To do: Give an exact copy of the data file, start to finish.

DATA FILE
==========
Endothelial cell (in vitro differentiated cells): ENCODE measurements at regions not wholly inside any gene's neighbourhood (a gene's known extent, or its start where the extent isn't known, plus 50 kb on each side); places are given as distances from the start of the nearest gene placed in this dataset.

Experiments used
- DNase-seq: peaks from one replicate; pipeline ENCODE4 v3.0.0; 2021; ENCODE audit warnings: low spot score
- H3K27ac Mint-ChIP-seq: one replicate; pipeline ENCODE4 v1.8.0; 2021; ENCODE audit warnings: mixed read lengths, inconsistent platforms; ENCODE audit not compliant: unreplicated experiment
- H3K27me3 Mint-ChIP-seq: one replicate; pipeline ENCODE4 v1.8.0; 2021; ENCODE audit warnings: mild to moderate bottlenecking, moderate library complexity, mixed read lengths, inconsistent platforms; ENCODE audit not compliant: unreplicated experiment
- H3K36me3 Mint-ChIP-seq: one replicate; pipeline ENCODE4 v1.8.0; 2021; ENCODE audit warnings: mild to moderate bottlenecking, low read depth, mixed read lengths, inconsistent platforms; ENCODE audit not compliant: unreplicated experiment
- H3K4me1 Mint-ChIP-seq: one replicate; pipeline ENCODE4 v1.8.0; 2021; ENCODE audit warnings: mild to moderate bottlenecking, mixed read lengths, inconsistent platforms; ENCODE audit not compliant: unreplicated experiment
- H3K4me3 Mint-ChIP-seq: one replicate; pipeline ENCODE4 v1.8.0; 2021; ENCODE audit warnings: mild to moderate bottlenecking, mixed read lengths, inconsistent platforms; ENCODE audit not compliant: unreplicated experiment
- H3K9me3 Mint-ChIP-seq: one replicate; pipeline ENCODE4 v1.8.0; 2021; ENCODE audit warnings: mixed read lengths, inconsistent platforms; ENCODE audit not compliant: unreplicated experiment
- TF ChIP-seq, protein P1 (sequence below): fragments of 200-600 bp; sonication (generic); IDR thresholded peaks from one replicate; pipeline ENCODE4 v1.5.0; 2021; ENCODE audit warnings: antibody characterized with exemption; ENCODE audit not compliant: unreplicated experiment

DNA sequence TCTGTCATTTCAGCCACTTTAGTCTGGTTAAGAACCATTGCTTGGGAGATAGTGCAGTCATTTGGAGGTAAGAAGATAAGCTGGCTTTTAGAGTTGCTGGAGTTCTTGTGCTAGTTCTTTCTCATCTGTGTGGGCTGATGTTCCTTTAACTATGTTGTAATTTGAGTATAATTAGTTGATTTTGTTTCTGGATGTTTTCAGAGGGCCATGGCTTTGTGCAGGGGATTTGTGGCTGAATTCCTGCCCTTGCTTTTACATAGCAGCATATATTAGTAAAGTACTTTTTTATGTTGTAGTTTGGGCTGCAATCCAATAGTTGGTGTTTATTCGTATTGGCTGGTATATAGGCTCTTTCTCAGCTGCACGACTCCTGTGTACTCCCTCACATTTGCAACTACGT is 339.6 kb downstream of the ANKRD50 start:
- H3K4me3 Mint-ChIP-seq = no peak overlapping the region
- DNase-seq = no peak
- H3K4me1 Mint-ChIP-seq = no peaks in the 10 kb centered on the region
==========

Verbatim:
Endothelial cell (in vitro differentiated cells): ENCODE measurements at regions not wholly inside any gene's neighbourhood (a gene's known extent, or its start where the extent isn't known, plus 50 kb on each side); places are given as distances from the start of the nearest gene placed in this dataset.

Experiments used
- DNase-seq: peaks from one replicate; pipeline ENCODE4 v3.0.0; 2021; ENCODE audit warnings: low spot score
- H3K27ac Mint-ChIP-seq: one replicate; pipeline ENCODE4 v1.8.0; 2021; ENCODE audit warnings: mixed read lengths, inconsistent platforms; ENCODE audit not compliant: unreplicated experiment
- H3K27me3 Mint-ChIP-seq: one replicate; pipeline ENCODE4 v1.8.0; 2021; ENCODE audit warnings: mild to moderate bottlenecking, moderate library complexity, mixed read lengths, inconsistent platforms; ENCODE audit not compliant: unreplicated experiment
- H3K36me3 Mint-ChIP-seq: one replicate; pipeline ENCODE4 v1.8.0; 2021; ENCODE audit warnings: mild to moderate bottlenecking, low read depth, mixed read lengths, inconsistent platforms; ENCODE audit not compliant: unreplicated experiment
- H3K4me1 Mint-ChIP-seq: one replicate; pipeline ENCODE4 v1.8.0; 2021; ENCODE audit warnings: mild to moderate bottlenecking, mixed read lengths, inconsistent platforms; ENCODE audit not compliant: unreplicated experiment
- H3K4me3 Mint-ChIP-seq: one replicate; pipeline ENCODE4 v1.8.0; 2021; ENCODE audit warnings: mild to moderate bottlenecking, mixed read lengths, inconsistent platforms; ENCODE audit not compliant: unreplicated experiment
- H3K9me3 Mint-ChIP-seq: one replicate; pipeline ENCODE4 v1.8.0; 2021; ENCODE audit warnings: mixed read lengths, inconsistent platforms; ENCODE audit not compliant: unreplicated experiment
- TF ChIP-seq, protein P1 (sequence below): fragments of 200-600 bp; sonication (generic); IDR thresholded peaks from one replicate; pipeline ENCODE4 v1.5.0; 2021; ENCODE audit warnings: antibody characterized with exemption; ENCODE audit not compliant: unreplicated experiment

DNA sequence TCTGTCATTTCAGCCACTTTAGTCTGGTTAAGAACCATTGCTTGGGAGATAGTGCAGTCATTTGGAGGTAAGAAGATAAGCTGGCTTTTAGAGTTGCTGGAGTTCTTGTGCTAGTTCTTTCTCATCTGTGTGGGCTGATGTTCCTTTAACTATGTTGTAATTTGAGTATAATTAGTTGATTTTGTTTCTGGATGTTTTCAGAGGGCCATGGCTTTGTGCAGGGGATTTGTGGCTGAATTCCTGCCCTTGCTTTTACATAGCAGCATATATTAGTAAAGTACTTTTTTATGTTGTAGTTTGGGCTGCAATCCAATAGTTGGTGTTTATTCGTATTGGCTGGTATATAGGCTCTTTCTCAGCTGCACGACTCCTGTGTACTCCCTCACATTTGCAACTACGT is 339.6 kb downstream of the ANKRD50 start:
- H3K4me3 Mint-ChIP-seq = no peak overlapping the region
- DNase-seq = no peak
- H3K4me1 Mint-ChIP-seq = no peaks in the 10 kb centered on the region